Eleanor Roosevelt

Although rules are meant to be broken, in history, all rule-breakers have been punished severely. However, some of them managed to break the rules and the law and still managed to secure a greater good for the human race. For these historical figures, the road to justice and equality wasn’t easy and came at the price of personal freedoms. Thankfully, these lawbreakers were able to change our world for the better. Here are ten such amazing ‘rebels’ –

#1. Eleanor Roosevelt

Eleanor Roosevelt wasn’t just the longest-serving First Lady in American history; she was also the most unorthodox one. At a time when women of all ages were expected to specialize in only a few societal roles, Eleanor Roosevelt took on the role of the country’s first “Activist First Lady” and opened up countless avenues for women, African Americans, and other oppressed factions of the society.

Throughout her tenure, she traveled across the world, engaged with disheartened masses, and promoted women’s entry into key political roles. Her newspaper column titled “My Day” was read by millions at a time when the country was embroiled in the gruesome World War II.

Here fight against racial injustice and gender discrimination made her an FBI target. Although she was never arrested, in a 3000-page FBI dossier, she was accused of being a Communist. Thankfully, these accusations from people with orthodox viewpoints didn’t deter Roosevelt from being brave and bold. To this day, quotes Eleanor Roosevelt are studied by aspiring leaders from all fields.

#2. Mohandas Gandhi

India’s foremost independence leader was also a notorious rule-breaker. In 1922, the ‘man of peace’ was arrested for treason and civil disobedience after a protest turned violent. After serving five years in prison, Gandhi continued challenging the British colonial rule and was arrested again in 1930 for challenging the cruel British-imposed salt tax. Thankfully, he was released a year later, and his “Quit India Movement” finally secured the country’s freedom in 1947.

#3. Irena Sendler

During World War II, while Nazi soldiers were hunting down Jewish citizens, Polish Catholic social worker Irena Sendler was busy rescuing them. She led a group of over ten people who rescued over 2,500 Jewish children from Warsaw’s ghettos. The Gestapo arrested her in 1943 and put her in the Pawiak Prison for her traitorous actions. Thankfully, she wasn’t executed as planned, and after the war ended, she was rewarded by many organizations for her brave actions.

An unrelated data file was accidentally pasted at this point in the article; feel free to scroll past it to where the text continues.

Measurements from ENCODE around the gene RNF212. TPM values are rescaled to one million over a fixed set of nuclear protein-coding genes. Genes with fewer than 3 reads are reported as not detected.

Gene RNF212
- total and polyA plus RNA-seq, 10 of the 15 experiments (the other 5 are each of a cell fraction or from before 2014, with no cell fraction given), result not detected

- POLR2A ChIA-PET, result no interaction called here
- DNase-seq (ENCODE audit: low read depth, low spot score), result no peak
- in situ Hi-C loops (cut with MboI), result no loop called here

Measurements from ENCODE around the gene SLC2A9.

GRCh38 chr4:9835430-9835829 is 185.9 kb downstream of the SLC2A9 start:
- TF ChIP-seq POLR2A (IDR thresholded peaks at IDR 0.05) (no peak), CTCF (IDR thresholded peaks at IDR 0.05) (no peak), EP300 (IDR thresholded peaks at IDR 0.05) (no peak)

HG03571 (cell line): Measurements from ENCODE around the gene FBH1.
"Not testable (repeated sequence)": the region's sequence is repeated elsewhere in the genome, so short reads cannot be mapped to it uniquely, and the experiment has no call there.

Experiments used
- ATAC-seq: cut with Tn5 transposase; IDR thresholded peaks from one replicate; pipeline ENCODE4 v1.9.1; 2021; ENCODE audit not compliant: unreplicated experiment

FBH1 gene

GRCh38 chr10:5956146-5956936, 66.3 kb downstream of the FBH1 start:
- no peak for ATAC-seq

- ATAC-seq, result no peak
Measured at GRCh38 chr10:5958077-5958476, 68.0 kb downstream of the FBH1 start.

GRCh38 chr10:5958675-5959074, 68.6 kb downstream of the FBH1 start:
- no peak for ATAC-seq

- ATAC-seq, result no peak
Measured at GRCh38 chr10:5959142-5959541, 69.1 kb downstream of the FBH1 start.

#4. Dr. Martin Luther King Jr.

Dr. Martin Luther King Jr., widely known as the poster-boy of the 1950’s US civil rights movement, was arrested five times, and some of his most influential speeches like the “Letter from Birmingham Jail” were composed in prison. Thankfully, his anti-establishment practices caused seismic impacts on race relations in the country and finally led to the Civil Rights Act of 1964 (abolishing racial segregation). The Nobel Peace Prize winner said it’s our moral responsibility to break discriminatory laws.

#5. Rosa Parks

Rosa Pars was another African American civil rights activist who was arrested for breaking an Alabamian law that demanded African American people give up their bus seats to white passengers whenever a bus was full. Her determination to retain her seat led to her arrest and triggered a 381-day boycott of Montgomery’s public transportation system. In 1956, the Supreme Court finally banned segregation on public vehicles.

#6. Malala Yousafzai

Malala Yousafzai is a social activist and women’s rights advocate from Pakistan. As a teenager from Northwest Pakistan, a region under the reign of the terrorist group called Taliban, it was illegal for Malala to go to school. She broke this law and was shot in her head by a gunman. Thankfully, she survived the vicious attack and has authored a bestselling book called ‘I am Malala.’ She is still an active voice for women’s rights and education.

#7. César Estrada Chávez

César Chávez was a labor activist who founded the early version of the United Farm Workers union in 1962. Chávez was arrested multiple times at protests where he advocated for the legal rights of farmworkers. Despite the lawmakers trying their best to suppress Chávez, he negotiated hundreds of contracts, which led to the state of California passing a law that allowed the state’s farmers to unionize.

#8. Roxana Saberi

Roxana Saberi, an Iranian-American journalist, was arrested in Iran for over three months after being accused of undercover activities and spying. She was tortured by Iranian officials and was even forced to make false confessions. After years of hell, she was finally released from prison after serving a two-year sentence. Her literary works have since exposed the plight of women in Iran.

#9. Emmeline Pankhurst

This British political activist was one of the masterminds behind the UK’s famous suffragette movement, which ultimately secured women’s right to vote in 1928. Pankhurst was arrested multiple times for civil disobedience and leading violent protests.

#10. Susan Brownell Anthony

Susan Brownell Anthony was a lawbreaker, a social reformer, and a feminist who was vital to the American women’s suffrage movement. She founded the “Women’s Loyal National League” and the “American Equal Rights Association” – organizations that fought vehemently against slavery and racial discrimination.

In 1872, at Rochester, New York, she was arrested for the crime of voting. The 19th amendment to Constitution, which finally allowed women to vote in 1920, is popularly recognized as the “Anthony Amendment” in her honor.